When You’re Selling Your Company: Key Choices, Key Moves

June 2006
by Howard W. Fisher and Daniel R. Siburg

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After careful consideration,
you have decided to sell your publishing company and turn your equity into
cash, diversifying your personal wealth. Two basic types of transactions are
available, each with numerous ways of meeting buyers’ and sellers’ various
needs.

 

An asset purchase is the most
common form of business sales transaction involving small to midsized
publishing companies. The buyer acquires only selected assets of the seller’s
company, primarily intellectual property and everything related to production,
marketing, sales, and the inventory. Asset-purchase sales transactions provide
tax benefits and liability protection to buyers and generally result in a
higher price for sellers than stock sale transactions.

 

For a stock sale, the seller’s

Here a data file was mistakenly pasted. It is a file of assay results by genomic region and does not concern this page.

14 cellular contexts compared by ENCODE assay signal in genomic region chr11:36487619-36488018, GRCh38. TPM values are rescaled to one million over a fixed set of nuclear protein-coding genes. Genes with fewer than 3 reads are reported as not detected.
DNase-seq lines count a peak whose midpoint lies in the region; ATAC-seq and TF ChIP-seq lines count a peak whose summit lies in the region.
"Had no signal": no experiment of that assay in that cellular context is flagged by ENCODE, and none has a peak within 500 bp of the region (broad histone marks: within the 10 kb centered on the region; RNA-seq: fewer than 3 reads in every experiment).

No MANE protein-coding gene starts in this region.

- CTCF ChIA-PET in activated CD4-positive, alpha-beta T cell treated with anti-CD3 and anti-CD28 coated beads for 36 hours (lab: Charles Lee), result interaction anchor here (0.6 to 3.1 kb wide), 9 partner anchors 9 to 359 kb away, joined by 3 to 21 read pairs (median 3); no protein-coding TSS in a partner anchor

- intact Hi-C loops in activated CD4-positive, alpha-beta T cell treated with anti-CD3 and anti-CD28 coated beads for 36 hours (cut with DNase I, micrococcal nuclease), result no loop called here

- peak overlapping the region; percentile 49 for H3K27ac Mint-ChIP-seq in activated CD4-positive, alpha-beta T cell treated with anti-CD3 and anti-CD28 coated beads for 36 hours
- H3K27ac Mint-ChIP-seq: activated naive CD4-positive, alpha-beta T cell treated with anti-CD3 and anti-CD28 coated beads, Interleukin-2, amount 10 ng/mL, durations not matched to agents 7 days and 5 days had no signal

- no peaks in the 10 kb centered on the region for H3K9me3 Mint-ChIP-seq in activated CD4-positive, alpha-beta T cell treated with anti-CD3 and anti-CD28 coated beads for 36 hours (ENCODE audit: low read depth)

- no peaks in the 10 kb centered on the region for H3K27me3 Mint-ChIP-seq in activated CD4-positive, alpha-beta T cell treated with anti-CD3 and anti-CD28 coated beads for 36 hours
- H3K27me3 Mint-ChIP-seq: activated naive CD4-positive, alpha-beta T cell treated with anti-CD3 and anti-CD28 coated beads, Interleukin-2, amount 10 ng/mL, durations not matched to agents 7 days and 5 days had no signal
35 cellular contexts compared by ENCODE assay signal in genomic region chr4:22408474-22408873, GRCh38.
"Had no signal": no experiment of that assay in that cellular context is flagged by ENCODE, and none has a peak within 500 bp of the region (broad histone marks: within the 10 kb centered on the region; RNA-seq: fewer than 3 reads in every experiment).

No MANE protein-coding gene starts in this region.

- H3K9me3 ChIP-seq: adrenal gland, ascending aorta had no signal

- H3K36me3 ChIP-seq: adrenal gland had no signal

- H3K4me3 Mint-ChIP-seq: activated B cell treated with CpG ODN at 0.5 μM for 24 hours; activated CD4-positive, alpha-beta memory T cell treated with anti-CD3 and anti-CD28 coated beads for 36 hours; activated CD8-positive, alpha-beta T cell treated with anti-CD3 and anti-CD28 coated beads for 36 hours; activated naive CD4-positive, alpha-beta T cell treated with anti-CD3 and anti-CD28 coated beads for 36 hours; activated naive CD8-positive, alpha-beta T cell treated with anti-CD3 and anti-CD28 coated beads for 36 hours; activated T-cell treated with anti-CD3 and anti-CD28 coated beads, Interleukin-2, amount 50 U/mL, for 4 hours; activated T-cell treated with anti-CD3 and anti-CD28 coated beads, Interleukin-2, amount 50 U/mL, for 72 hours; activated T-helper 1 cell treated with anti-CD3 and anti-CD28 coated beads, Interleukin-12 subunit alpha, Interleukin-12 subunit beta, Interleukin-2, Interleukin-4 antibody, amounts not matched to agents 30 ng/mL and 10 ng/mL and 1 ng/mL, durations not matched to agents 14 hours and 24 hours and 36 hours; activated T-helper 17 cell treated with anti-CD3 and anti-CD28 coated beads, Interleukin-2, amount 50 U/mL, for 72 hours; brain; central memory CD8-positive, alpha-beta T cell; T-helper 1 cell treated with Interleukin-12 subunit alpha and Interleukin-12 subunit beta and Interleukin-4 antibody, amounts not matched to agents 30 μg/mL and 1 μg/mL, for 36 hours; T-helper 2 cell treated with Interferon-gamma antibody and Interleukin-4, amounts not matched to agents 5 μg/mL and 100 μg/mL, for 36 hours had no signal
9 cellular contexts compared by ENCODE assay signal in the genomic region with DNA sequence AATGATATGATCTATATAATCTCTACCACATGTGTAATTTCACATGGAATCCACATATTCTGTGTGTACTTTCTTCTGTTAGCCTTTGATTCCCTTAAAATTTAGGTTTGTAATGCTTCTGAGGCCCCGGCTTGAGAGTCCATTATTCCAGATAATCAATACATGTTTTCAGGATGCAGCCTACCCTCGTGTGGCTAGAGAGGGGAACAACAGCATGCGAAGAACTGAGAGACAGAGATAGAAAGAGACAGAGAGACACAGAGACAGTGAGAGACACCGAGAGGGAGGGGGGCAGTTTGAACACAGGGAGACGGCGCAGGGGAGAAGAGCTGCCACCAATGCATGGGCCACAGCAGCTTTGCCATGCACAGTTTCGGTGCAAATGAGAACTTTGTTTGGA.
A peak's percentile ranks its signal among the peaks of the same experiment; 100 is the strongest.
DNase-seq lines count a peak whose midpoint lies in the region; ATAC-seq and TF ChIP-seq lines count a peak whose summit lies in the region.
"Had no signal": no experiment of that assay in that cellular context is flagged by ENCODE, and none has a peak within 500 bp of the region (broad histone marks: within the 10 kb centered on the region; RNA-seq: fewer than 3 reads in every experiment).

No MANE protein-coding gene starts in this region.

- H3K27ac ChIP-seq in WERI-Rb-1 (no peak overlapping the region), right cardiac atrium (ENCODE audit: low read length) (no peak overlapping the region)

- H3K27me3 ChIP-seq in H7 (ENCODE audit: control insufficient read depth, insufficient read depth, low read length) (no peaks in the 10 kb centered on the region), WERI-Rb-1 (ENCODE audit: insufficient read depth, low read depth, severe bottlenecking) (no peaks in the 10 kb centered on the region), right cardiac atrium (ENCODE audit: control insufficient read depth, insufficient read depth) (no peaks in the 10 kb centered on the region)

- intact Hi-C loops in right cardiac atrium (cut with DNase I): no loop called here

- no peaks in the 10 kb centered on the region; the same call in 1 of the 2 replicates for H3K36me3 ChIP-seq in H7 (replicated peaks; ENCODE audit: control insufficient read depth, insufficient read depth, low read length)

company must be a corporation. The buyer acquires the whole company and its
stock and assumes all assets and liabilities of the business along with
ownership. A stock sale usually provides tax benefits and liability protection
to the seller, but the purchase price is generally at least 25 percent lower
than it would be in an asset sale, because the buyer does not receive the tax
benefits of expensing the assets over time.

 

If a business is prepared for a
sales transaction, as discussed in earlier installments of this series, the
sales process generally takes 6 to 18 months from start t…IBPA Members – Click here to view the full article (login required).

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